Leg­end has it that the ear­li­est Yuesh­engzhai restau­rant, owned by the Ma fam­ily, was in Hubu Street in front of Tian'an­men (to­day's Tian'an­men Square), a few hun­dred me­tres from the Qing Dy­nasty Im­pe­rial Academy of Medicine. Since the Ma fam­ily had a good re­la­tion­ship with the academy, when Yuesh­engzhai served braised mut­ton for the court, tra­di­tional Chi­nese medicine el­e­ments were added at the ad­vice of the im­pe­rial doc­tors. The back­yard of the Ma's restau­rant also be­came a gather­ing place for the doc­tors, who of­ten went there to drink tea, dine on braised mut­ton, ex­change ideas and then go watch opera at Qian­men­wai. De­scen­dants of the Ma fam­ily have re­told the sto­ries that have been passed down, say­ing: “The im­pe­rial doc­tors loved to drink tea in covered teasets: those from south­ern China pre­ferred green tea, whilst those from north­ern China pre­ferred jas­mine tea.” The im­pe­rial doc­tors whom of­ten vis­ited Ma's restau­rant in­cluded fa­mous doc­tors in the cap­i­tal, such as Quan Shun, Zhong Xu, Zhang Zhongyuan, Dai Ji­ayu, Shi Huan, Du Runx­i­ang and Yao Baosheng. When the doc­tors gath­ered in Ma's restau­rant, they would of­ten pro­pose adding or re­duc­ing some medic­i­nal herbs to the recipe to make the braised mut­ton taste even bet­ter. In this way, the recipe for the Ma fam­ily's braised mut­ton grad­u­ally im­proved. For ex­am­ple, at the sugges­tion of some of the doc­tors, car­damom was added since it was good for the spleen and stom­ach. Ma's braised mut­ton was then not only a de­li­cious dish, but praised by the im­pe­rial doc­tors as “de­li­cious and nu­tri­tious.”

The high-sta­tus of its cus­tomers made Yuesh­engzhai more pop­u­lar and well-known. Some­times, peo­ple needed to make a reser­va­tion and pay a de­posit to buy the braised mut­ton.

In the Notes of the Court and Or­di­nary Peo­ple Since the Daoguang and Xian­feng Em­per­ors, it states: “The sauced mut­ton made by the restau­rant on Hubu Street in Zhengyang­men­nei is the finest in the cap­i­tal and its goods are widely sold to other prov­inces. Not even the high price can dampen the en­thu­si­asm of the buy­ers.” These records clearly show just how pop­u­lar it was. There was also an old say­ing in Bei­jing about the braised mut­ton at Yuesh­engzhai: “As the em­peror ap­pre­ci­ated the braised mut­ton, the or­di­nary folk also fol­lowed suit.”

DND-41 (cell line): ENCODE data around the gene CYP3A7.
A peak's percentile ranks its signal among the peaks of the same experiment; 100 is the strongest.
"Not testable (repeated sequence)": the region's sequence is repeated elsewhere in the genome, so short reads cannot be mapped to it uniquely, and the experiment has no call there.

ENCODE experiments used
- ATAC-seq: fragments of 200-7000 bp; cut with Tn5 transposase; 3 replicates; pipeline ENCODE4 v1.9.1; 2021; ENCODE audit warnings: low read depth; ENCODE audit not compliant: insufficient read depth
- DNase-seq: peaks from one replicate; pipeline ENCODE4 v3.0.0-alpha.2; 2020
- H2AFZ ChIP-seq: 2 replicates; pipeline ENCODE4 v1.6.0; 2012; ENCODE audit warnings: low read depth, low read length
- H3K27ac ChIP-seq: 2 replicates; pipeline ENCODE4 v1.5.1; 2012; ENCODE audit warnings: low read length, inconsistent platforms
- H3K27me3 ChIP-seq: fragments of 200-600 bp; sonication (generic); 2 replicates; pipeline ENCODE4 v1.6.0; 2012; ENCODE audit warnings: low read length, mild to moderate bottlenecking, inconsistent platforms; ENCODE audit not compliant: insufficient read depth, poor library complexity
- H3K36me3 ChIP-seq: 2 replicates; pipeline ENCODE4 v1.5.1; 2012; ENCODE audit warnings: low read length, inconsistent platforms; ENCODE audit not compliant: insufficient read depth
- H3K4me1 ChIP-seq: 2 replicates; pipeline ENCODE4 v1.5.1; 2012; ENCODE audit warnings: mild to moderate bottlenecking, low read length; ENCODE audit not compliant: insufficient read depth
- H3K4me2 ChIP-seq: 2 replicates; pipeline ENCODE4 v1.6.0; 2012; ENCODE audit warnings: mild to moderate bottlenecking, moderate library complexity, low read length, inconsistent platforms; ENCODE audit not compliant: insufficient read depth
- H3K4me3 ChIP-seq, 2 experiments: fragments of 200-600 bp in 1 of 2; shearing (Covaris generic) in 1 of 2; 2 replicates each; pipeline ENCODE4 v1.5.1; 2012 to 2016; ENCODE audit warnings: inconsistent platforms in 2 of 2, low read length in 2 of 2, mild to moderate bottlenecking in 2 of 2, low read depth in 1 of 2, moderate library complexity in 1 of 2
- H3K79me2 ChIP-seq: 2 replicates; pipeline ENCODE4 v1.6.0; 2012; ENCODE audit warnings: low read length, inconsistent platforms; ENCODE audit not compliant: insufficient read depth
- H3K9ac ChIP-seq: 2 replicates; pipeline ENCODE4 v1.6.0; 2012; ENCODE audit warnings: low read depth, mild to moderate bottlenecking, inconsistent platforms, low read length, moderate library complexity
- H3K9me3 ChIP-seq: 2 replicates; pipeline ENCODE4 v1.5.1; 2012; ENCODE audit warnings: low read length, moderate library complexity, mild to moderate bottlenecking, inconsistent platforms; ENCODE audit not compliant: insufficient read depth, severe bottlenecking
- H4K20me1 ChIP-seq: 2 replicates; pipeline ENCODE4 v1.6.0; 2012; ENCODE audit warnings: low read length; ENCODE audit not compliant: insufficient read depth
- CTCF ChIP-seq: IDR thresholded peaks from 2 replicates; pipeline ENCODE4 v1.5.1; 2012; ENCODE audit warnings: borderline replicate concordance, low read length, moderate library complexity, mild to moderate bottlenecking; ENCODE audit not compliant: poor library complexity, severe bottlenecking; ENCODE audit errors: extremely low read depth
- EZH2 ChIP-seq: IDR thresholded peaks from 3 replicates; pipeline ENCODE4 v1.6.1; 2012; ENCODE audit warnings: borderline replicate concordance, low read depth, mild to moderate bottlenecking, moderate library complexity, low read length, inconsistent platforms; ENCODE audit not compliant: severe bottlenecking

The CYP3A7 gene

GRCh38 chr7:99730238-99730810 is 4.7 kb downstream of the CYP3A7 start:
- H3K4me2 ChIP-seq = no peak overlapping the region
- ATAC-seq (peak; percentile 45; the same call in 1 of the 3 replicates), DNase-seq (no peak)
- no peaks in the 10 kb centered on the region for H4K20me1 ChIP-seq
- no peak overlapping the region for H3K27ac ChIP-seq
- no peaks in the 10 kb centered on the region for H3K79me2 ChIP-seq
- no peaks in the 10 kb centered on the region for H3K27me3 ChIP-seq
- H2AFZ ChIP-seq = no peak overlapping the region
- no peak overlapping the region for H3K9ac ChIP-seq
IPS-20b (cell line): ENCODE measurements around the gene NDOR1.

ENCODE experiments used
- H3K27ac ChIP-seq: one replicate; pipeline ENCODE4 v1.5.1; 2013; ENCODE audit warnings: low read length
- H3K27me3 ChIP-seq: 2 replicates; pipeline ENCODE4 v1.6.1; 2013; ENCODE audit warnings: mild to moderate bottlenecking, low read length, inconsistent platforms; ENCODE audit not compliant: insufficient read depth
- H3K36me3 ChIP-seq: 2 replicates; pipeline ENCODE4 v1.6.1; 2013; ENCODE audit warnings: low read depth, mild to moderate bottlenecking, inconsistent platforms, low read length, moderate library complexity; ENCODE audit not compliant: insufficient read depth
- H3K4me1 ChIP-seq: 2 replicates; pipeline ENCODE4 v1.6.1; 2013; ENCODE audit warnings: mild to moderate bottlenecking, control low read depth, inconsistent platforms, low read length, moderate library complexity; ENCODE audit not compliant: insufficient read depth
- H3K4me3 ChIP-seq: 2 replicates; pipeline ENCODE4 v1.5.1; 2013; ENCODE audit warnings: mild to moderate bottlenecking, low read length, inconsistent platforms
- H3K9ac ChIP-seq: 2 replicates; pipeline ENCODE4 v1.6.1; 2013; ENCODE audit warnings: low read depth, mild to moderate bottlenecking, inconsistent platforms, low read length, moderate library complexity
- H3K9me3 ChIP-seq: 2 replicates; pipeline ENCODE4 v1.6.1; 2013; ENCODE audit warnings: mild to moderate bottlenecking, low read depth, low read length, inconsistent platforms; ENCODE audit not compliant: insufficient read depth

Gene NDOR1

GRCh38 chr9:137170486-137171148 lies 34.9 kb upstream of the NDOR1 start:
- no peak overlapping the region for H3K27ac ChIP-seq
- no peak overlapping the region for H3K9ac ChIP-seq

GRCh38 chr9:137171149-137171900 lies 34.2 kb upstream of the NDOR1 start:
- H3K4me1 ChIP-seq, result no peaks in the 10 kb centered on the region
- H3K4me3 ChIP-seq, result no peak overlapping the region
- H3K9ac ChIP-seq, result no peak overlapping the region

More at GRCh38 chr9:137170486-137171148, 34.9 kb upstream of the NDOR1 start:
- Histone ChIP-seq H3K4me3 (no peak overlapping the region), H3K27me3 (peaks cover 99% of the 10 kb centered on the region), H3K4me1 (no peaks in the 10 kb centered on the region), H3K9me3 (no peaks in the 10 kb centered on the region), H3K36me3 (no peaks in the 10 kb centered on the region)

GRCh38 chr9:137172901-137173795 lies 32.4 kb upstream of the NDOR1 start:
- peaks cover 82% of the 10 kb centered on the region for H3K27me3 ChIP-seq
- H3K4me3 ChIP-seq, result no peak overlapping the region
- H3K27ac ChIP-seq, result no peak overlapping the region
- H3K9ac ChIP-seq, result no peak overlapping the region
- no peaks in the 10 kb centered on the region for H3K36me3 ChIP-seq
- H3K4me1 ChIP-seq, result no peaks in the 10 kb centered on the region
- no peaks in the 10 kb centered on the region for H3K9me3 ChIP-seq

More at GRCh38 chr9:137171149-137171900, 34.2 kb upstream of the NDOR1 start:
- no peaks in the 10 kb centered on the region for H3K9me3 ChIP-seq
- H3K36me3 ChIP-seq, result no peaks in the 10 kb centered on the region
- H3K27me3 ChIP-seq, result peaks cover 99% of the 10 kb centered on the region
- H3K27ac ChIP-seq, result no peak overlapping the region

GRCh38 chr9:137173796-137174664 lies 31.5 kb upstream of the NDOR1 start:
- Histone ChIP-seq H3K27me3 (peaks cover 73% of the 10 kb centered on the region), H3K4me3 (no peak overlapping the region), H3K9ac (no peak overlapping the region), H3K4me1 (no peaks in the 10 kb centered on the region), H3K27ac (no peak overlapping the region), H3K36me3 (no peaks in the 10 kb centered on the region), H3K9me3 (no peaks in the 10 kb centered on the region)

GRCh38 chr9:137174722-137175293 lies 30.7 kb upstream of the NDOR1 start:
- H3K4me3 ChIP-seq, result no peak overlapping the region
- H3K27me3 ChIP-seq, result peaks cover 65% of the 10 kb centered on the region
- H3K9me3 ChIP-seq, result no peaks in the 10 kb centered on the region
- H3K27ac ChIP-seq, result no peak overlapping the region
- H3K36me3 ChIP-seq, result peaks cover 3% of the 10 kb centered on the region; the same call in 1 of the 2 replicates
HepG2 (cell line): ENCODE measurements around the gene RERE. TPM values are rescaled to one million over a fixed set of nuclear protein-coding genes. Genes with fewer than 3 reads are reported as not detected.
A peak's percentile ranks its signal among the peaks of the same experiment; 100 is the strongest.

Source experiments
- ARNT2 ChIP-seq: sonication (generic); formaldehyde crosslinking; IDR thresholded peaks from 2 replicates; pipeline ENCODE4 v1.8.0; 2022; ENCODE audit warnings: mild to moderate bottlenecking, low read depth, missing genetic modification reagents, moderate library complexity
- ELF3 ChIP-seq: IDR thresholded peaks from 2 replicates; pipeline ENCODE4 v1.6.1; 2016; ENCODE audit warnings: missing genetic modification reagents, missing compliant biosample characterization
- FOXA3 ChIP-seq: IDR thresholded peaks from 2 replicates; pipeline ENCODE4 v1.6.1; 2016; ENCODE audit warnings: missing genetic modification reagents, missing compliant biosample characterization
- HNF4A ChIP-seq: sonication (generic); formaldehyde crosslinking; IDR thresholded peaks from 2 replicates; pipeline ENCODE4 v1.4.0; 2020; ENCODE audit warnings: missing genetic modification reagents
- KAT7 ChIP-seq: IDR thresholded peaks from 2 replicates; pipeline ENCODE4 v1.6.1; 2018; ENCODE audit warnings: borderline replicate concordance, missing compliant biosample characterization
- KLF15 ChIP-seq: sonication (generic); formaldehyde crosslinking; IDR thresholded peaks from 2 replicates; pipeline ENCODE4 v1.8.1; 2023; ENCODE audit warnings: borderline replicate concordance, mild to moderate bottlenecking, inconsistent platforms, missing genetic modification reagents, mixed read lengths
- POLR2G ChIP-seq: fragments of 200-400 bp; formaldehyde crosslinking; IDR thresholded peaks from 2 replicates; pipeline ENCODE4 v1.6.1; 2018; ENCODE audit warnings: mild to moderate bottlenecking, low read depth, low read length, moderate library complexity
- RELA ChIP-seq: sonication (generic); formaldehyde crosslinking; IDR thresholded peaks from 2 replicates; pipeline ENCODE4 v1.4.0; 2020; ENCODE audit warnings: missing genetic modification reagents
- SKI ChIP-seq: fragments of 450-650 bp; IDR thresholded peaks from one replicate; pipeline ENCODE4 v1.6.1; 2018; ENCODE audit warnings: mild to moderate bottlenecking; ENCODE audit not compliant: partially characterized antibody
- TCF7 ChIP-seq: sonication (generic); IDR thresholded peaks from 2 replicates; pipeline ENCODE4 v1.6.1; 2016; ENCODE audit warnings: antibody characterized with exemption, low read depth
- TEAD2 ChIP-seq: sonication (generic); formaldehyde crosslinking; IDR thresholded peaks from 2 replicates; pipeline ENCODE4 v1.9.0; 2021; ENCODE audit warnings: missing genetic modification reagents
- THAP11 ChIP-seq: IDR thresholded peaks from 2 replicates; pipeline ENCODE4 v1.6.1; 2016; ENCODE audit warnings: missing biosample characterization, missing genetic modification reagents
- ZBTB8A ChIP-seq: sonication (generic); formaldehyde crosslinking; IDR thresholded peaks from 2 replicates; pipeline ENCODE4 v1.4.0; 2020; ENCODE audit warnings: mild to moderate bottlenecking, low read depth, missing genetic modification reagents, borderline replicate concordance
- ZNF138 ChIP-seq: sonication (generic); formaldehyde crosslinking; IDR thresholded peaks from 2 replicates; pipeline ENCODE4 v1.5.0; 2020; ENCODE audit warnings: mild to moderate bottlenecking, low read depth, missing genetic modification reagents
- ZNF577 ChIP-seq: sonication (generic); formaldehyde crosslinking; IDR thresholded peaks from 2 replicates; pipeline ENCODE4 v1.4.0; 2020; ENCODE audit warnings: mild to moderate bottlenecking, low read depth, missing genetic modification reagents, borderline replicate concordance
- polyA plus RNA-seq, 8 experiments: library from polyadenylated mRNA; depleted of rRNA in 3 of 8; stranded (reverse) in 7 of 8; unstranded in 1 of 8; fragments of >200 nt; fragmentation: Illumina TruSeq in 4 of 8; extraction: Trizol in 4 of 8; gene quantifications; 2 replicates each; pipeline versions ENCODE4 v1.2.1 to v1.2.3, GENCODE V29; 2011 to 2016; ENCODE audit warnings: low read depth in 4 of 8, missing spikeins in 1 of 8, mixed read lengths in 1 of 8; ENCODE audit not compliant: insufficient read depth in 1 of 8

For the chil­dren of or­di­nary fam­i­lies, Baikui and Yuesh­engzhai were of­ten out of their reach. How­ever, they would of­ten com­pete to buy braised mut­ton from the shop at the en­trance of their hu­tong (al­ley), car­ry­ing with them a big bowl. The store as­sis­tant would wrap the mut­ton in a large lo­tus leaf and fill their bowl with mut­ton soup. When they got home, their par­ents would pour the soup over some hand­made noo­dles, add some shred­ded cu­cum­ber and Sichuan pep­per oil, and en­joy the feast of braised mut­ton.

Many records show that braised mut­ton with soy sauce was of­ten eaten in the sum­mer. How­ever, for Bei­jingers, mut­ton is a food to be en­joyed all year­round. No mat­ter the sea­son, it is al­ways a good time to share the dish with friends, along with a bot­tle of rice wine and freshly baked se­same seed cakes. A bowl of hand­made noo­dles with braised mut­ton soup is also a per­fect ac­com­pa­ni­ment, es­pe­cially with some Sichuan pep­pers dipped in se­same oil and shred­ded cu­cum­ber added on top.

Newspapers in English

Newspapers from China

© PressReader. All rights reserved.